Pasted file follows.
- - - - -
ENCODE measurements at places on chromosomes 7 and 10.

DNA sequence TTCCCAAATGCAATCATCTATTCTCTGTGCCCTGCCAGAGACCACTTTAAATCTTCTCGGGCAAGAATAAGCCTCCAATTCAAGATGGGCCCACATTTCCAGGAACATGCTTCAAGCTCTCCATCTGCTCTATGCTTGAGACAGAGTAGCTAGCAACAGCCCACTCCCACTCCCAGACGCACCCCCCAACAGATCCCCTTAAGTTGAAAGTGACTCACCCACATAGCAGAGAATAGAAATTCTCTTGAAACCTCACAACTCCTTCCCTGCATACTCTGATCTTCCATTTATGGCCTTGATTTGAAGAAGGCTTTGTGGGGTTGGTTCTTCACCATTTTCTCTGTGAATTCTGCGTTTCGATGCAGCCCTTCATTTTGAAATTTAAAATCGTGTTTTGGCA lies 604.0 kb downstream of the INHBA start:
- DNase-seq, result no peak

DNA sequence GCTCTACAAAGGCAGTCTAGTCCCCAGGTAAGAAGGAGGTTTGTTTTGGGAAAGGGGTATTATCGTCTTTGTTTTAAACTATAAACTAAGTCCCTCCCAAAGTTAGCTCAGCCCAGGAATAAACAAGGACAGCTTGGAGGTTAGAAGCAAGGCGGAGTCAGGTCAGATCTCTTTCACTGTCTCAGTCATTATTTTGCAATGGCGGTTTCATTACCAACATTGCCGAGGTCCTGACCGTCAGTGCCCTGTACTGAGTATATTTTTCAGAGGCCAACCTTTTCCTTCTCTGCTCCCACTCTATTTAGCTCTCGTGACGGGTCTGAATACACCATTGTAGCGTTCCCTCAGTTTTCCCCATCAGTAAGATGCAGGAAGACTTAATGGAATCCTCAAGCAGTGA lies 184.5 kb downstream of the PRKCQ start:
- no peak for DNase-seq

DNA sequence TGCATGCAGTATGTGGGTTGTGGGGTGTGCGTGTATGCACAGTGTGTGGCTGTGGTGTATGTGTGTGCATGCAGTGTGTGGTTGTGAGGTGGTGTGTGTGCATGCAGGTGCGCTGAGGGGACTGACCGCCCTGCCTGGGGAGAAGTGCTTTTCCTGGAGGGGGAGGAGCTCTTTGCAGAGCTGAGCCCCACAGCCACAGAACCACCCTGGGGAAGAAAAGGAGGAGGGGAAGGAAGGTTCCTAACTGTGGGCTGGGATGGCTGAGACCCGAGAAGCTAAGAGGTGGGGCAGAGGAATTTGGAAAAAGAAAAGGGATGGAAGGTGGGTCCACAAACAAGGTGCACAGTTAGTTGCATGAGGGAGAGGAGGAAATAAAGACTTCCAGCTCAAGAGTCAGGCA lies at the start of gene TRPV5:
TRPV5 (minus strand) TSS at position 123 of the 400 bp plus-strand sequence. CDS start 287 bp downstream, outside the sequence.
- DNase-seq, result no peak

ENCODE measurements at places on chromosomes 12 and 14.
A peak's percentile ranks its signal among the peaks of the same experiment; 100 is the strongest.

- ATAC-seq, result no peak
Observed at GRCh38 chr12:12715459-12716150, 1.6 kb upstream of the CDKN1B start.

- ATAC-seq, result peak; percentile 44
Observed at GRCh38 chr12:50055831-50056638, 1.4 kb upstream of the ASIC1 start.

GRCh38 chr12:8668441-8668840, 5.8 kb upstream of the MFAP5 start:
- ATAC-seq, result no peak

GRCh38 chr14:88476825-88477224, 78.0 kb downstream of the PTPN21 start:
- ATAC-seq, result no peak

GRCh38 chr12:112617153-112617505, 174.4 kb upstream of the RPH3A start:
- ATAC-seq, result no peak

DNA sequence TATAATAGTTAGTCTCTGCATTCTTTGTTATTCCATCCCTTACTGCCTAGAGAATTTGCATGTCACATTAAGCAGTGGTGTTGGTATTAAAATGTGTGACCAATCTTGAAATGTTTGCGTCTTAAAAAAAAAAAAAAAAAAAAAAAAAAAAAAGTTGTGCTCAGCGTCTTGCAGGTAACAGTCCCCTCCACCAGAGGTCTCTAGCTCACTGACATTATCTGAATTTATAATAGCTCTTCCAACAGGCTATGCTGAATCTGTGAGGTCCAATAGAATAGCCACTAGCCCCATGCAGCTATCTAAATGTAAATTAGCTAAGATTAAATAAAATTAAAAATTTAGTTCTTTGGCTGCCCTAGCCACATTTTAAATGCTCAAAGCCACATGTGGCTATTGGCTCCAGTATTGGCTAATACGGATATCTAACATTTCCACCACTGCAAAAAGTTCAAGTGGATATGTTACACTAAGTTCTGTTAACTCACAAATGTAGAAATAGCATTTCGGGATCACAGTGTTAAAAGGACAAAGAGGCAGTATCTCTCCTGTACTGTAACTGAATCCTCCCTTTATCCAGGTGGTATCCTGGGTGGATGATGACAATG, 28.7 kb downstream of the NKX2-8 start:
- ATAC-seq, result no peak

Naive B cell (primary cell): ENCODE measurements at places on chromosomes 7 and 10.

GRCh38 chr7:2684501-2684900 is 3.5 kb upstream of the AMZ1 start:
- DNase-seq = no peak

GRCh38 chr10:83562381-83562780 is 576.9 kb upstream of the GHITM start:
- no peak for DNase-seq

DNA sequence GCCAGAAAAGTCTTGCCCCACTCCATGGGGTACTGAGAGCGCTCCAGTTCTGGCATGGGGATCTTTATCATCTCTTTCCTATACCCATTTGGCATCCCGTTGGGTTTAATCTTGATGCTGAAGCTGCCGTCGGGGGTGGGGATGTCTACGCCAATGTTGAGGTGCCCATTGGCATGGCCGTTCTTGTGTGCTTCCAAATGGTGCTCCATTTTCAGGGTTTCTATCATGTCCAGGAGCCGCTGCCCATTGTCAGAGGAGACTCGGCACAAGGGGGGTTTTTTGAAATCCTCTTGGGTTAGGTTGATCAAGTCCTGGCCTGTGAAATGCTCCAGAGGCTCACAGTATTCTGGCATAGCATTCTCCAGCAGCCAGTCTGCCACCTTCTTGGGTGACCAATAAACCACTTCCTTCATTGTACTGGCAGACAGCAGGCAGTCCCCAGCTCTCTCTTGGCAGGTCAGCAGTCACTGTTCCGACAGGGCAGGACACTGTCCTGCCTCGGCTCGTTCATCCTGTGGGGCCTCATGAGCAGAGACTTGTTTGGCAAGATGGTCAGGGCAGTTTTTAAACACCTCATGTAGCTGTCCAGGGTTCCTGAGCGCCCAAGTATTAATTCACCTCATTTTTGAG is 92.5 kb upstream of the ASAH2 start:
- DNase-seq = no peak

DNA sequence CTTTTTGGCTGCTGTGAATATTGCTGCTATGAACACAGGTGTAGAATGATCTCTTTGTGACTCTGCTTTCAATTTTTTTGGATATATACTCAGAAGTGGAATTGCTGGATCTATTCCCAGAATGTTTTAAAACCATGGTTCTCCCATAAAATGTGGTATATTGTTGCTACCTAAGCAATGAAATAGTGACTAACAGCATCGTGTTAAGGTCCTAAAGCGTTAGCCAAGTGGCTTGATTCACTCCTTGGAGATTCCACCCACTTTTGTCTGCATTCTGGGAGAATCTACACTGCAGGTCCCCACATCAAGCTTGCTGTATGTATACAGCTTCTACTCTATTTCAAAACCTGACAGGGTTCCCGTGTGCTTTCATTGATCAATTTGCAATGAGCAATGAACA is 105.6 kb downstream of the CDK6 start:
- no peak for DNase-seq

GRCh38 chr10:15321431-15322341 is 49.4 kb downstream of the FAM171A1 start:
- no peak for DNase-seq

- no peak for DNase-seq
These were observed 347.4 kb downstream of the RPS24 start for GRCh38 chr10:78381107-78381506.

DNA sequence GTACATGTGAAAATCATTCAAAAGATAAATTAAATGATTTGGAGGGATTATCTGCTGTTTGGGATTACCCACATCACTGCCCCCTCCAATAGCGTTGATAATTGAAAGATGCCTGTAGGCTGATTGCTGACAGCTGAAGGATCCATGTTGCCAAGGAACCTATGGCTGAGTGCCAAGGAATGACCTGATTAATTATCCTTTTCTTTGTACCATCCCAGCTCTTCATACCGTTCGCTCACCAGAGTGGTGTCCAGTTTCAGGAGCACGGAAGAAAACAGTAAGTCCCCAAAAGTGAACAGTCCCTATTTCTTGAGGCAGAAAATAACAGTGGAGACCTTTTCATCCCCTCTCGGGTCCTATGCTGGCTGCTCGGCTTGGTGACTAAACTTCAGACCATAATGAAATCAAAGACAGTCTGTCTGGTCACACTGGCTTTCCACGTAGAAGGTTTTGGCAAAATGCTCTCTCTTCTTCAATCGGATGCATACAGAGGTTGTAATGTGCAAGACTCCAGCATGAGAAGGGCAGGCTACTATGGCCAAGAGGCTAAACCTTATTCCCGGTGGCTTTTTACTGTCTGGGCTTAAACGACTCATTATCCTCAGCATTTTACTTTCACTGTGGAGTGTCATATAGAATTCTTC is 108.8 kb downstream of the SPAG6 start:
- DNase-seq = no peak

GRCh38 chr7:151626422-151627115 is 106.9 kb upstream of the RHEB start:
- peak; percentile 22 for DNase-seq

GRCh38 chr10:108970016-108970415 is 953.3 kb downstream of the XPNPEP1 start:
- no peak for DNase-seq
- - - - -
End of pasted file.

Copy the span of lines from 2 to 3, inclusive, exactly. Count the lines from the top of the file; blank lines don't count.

DNA sequence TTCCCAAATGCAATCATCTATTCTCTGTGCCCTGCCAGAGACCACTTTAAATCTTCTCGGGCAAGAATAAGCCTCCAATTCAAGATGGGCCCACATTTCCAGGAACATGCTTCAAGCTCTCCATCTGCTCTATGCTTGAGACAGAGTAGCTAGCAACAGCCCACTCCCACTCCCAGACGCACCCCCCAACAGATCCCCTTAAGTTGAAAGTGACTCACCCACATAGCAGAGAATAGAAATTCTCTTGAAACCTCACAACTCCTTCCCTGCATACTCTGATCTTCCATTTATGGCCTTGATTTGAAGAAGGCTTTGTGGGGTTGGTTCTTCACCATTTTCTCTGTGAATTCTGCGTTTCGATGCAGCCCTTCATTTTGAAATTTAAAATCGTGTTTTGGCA lies 604.0 kb downstream of the INHBA start:
- DNase-seq, result no peak